4 Process Pitfalls and Ways to Avoid Them
Our In-House Agency (IHA) runs on process – and, well, maybe coffee. Process is our gravity; it grounds us, it holds us together, and it’s always there. It can be our scapegoat when we find a project went off course: “well, he didn’t follow the process.” And it can be a feather in our cap when we make improvements to the process: “this new process is going to save us two hours on each of these project types.” Process is the foundational layer supporting everything we do.
Because process is so important to our agency, we continuously review it, measure it, and amend it. While I’d love to say everything is always hunky-dory, the truth is, over the years, we’ve encountered a few pitfalls that I want to share here so other in-house agencies can avoid them.
1. Failure to Involve the Stakeholders
While process is often driven by a business need or leadership request, those who will be following the process need to understand it and own it. If it’s a new process or change to an old process, talk through what you are thinking early to solicit feedback from the stakeholders who will be following the process, and then listen to their recommendations. There could be tweaks your team suggests that make the process more familiar or easier to follow. Plus the changes won’t be as shocking when it comes time to implement.
2. Forgetting to Include Key Performance Indicators (KPIs)
All processes should include some sort of performance indicators so that you can measure and track their effectiveness and success over time. For in-house agencies, success may be measured by response time to clients, time-savings from kick-off to first draft deliverable, estimate accuracy, etc. Over time, we have learned to build in a variety of ways to gather metrics and report out on them to measure performance, leading to the next major pitfall to avoid.
3. Believing Implemented Process Is Perpetual
Process cannot remain stagnant. As our business and team have evolved over time, we have learned that our process should too. I am pleased to say that within our in-house agency, we have been able to adopt a culture of continuous improvement so that team members proactively seek ways to improve process. Leadership reviews operational performance indicators and looks at the process behind any that aren’t meeting our success criteria. And with metrics in place to measure efficiency gains and service successes resulting from continuous process improvements, the feedback can be very motivational. Success begets more success.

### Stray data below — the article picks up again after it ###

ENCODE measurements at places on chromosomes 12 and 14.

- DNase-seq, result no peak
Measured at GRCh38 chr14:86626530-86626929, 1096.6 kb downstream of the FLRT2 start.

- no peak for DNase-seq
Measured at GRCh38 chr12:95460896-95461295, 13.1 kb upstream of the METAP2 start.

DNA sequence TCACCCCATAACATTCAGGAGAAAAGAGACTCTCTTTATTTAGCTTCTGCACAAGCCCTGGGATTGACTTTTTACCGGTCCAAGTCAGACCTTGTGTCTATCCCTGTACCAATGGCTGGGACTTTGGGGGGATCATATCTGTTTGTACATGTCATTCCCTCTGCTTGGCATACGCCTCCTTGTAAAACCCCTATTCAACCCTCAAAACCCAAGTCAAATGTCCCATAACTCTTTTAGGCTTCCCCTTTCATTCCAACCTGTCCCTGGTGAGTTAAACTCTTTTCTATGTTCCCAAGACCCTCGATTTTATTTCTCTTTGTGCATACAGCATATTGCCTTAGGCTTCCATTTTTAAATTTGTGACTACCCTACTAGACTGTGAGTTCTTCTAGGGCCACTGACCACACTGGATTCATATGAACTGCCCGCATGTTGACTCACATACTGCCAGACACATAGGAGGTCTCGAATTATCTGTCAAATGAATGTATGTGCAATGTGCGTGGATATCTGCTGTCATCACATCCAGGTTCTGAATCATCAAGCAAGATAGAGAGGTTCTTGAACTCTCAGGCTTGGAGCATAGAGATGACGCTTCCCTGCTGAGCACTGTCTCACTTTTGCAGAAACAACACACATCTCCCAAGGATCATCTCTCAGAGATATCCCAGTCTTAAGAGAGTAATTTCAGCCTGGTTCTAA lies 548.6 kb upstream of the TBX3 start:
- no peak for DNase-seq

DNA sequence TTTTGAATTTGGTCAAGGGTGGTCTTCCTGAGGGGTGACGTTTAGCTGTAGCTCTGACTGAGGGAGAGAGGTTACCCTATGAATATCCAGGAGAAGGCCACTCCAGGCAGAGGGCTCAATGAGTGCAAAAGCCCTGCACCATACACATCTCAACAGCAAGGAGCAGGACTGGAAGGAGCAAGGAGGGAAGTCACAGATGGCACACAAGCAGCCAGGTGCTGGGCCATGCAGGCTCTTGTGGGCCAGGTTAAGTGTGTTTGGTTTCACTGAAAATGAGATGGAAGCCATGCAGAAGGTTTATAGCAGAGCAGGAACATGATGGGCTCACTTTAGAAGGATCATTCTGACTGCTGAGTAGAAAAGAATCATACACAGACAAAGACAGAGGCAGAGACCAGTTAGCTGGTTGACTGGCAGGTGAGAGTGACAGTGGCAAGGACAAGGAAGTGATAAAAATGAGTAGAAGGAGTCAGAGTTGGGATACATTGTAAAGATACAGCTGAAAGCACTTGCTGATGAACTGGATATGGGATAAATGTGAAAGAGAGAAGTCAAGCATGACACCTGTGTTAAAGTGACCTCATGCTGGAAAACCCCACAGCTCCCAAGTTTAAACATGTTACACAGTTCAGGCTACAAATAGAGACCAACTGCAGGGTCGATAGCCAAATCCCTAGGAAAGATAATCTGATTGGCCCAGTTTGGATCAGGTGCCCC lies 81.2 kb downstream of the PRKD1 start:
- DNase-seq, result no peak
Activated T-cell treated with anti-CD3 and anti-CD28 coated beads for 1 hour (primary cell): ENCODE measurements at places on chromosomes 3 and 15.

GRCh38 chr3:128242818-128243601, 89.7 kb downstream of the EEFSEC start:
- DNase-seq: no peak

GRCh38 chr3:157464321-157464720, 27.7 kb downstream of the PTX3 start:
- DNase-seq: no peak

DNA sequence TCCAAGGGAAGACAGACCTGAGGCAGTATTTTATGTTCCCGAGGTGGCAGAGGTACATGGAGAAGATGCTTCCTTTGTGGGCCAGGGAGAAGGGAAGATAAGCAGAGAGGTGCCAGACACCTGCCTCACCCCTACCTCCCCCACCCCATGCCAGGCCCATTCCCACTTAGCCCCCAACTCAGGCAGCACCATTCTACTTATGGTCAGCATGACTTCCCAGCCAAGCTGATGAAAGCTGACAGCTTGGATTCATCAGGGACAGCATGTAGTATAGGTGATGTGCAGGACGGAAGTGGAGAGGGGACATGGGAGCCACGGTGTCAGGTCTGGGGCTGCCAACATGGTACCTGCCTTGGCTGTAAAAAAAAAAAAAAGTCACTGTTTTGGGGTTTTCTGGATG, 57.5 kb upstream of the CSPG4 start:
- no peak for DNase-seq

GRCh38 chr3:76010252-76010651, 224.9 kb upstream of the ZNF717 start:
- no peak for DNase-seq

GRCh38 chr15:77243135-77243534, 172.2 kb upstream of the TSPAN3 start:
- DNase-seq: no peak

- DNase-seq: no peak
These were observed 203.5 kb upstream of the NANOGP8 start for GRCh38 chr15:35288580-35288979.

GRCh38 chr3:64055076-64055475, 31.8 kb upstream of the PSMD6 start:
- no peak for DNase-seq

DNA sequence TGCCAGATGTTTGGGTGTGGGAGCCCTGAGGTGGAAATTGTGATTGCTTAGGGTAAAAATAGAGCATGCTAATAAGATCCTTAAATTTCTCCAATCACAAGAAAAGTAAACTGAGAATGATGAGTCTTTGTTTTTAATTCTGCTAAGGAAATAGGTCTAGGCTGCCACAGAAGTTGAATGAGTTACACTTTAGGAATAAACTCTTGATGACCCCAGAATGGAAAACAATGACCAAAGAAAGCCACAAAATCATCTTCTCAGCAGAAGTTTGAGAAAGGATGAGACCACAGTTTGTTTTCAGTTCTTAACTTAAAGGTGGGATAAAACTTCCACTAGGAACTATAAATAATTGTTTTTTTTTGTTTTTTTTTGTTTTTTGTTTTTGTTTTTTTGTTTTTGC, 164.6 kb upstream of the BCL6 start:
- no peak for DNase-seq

4. Thinking Process Will Replace the Need to Think
At least in our in-house agency, no two projects are the same; each has its own nuances. I definitely have some team members who have wanted the process to handle every circumstance or contingency. But process is not built that way. Rather, if the team understands what the objective of the process is, they can reason out what path to take when process doesn’t speak to a project-specific circumstance. In other words, encourage your team to do what makes sense. If they think the process should be skirted in a particular type of instance, give them the leeway to apply sound judgment (and have their back if a reasonable risk doesn’t pan out well).
Without process, our team would have difficulty keeping up with the thousands of jobs our IHA handles. They would have difficulty operating across functional areas with such a large team. And they would be left without clear expectations of how to communicate and respond to our client base of about ~2,000. Establishing and then evolving process is, therefore, an important job of leadership. Knowing how to implement process smoothly, avoiding pitfalls wherever possible, is critical. From my experience, other IHAs are in the same boat, and I wish you much success in avoiding the pitfalls listed here as well as any others. I hope you can come and share your process stories with me at Beyond the Creative 5 in October.